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hiho2000 - a further perspective

Seeing Martin's report in last months news letter has stirred me into action - having previously promised a paragraph or two to complement Martin's more prosaic stuff.

Like Martin, I too have been aware of HiHo as the worlds premier long-distance regatta - something we could all aspire to but probably never attend. It all changed for me in 1993, after seeing the race on Sky sports. At that time the event was temporarily a part of the PBA World Tour with big name professionals competing for money. Less than half the fleet was armature and the whole event went under the banner of the Blue Marlin (the Johnny Walker HiHo having officially folded when Johnny Walker pulled their sponsorship.

My first event was a weird and wonderful experience. I was teamed up on a boat with a bunch of US based middle rank pros plus Eli Fuller from Antigua, who has since come to dominate HiHo. That year I "raced" against Dunkerbeck, Josh Angulo, Robert Teritehau, Pascal Maka, Finian Maynard, Natalie Simon... The list goes on. For a young sailor used to Division I racing at Axbridge it all was rather surreal.

However, I got the HiHo bug and spent a number of years trying to find a reason to go again. That reason eventually came after Andy Morrell took over the race and re-instituted the HiHo logo. I managed to get included as nominal HiHo doctor (not withstanding the fact that there are usually half-a-dozen doctors on any yacht in the British Virgin Islands). It was enough for me though - a ticket to compete each year.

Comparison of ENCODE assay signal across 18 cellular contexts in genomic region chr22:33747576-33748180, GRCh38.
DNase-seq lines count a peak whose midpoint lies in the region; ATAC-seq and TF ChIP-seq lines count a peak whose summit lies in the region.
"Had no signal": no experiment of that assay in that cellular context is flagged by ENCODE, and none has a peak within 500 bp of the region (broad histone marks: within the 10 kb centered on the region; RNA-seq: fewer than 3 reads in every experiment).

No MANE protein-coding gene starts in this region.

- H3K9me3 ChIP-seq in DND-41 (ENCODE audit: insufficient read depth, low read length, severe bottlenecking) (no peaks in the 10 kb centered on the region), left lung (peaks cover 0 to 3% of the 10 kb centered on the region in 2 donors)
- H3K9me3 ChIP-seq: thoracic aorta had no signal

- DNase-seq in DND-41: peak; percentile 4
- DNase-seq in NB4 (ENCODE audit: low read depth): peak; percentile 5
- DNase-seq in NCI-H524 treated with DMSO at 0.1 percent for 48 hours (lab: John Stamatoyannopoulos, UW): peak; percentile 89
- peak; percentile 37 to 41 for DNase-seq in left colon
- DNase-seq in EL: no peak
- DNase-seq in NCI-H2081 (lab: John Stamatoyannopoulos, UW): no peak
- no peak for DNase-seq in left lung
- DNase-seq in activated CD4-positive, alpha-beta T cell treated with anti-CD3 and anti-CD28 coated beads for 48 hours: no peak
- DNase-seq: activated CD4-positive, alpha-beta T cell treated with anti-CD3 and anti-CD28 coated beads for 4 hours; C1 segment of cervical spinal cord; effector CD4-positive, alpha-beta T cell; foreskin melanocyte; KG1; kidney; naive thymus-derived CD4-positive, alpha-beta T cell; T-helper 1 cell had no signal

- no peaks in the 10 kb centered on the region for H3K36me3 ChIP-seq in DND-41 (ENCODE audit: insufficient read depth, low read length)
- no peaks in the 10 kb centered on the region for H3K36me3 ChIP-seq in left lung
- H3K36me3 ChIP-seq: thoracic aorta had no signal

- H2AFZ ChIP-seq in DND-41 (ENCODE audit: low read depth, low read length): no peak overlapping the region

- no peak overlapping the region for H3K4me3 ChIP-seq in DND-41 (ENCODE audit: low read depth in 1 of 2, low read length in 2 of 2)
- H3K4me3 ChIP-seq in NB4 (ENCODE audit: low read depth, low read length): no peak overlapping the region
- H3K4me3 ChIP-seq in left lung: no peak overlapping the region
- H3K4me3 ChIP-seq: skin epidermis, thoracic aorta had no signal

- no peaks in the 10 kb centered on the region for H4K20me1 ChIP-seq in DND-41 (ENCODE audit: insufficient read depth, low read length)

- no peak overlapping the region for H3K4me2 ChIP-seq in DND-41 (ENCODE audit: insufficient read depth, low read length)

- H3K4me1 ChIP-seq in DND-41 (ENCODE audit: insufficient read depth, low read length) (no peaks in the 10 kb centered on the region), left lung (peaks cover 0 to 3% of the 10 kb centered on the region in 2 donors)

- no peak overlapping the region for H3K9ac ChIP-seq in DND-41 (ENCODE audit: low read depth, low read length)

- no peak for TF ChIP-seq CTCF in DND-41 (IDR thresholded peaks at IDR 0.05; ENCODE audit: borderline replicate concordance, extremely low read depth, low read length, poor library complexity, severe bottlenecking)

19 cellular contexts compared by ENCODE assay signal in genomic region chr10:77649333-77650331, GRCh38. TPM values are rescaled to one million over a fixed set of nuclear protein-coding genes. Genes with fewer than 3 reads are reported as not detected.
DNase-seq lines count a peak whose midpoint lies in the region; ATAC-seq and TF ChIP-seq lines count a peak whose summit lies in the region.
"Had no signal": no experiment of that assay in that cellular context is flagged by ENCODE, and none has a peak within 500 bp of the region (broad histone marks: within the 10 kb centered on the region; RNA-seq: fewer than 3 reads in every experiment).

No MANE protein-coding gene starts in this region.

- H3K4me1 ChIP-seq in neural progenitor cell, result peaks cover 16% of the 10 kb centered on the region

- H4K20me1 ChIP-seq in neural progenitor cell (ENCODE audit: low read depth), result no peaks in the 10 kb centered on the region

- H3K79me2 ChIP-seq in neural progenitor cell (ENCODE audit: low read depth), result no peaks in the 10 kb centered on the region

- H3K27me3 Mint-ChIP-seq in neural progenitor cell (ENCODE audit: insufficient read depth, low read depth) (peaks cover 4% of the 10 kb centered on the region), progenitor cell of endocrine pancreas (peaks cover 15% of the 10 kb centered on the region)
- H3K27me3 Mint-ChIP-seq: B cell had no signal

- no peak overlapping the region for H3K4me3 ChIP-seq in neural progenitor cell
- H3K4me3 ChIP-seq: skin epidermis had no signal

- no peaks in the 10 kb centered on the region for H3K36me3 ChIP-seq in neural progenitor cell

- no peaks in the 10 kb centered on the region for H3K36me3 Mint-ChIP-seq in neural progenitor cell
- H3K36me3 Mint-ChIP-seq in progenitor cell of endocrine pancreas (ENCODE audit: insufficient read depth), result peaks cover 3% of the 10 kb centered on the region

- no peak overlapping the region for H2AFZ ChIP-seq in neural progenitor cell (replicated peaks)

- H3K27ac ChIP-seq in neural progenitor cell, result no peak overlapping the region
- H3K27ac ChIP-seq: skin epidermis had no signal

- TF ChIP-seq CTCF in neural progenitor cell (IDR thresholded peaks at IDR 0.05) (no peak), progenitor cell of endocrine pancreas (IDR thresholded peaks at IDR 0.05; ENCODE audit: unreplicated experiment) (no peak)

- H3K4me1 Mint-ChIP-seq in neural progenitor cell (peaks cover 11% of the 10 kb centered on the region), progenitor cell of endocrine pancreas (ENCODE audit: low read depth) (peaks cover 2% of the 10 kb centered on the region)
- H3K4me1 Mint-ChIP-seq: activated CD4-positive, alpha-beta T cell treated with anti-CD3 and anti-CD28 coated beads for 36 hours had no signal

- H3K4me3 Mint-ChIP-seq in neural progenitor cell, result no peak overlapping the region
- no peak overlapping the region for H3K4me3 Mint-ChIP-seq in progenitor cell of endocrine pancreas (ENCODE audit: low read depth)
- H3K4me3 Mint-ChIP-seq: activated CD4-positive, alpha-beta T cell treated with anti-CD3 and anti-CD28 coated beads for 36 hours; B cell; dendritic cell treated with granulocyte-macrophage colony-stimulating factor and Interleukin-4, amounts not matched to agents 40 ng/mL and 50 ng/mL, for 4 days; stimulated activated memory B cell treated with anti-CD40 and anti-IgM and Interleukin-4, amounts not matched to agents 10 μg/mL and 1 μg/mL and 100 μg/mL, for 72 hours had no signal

So HiHo 2000 was my fourth event. Each year is different for a range of reasons. This year was the first race on Bics (Antoine Bic plus Channel wife were there to keep an eye on their kit). A strict one-class rule meant that the pros too had to leave their 5 kg customs at home and use the standard kit (albeit with near-10 meter sails). Now we could no longer blame our boards for being left for dead.... The fleet was bigger than ever this year with nearly 30 boats and about 250 people (only half of whom race - the rest having a great cruising vacation). The size of this year"s race made for slow catering, with the first race of each day being to get into the bacon queue. The course varies a little each year too. Andy is a naturalised Virgin Islander who knows the islands intimately, often gaining access to islands and beaches out-of-bounds to regular yachties. Having more venues than day"s means he can shift the route, giving HiHo regulars (the number of returnees goes up each year - I would guess that about half the fleet has been before - as good a recommendation as you can get) plenty of variety.

2000 was no vintage year for wind - an honour going to 1999. Each year competitors have had a choice of ever-larger rental sails. This year most punters used up to 8.5 meter Supersonics but could probably have handled more on one or two days. I had 8.5 and 7.5, using the smaller sail for the longest races (my excuse being total lack of race training). Winds in the BVI are more regular than any European venue. The blow from the same direction plus/minus 5-10 degrees, day and night. Wind strengths tend to be between 10-15 knots, though last year we were told of a 29 knot gust during the Anegada Crossing. In general, the combination of warm water and air plus steady winds makes for perfect cruising conditions.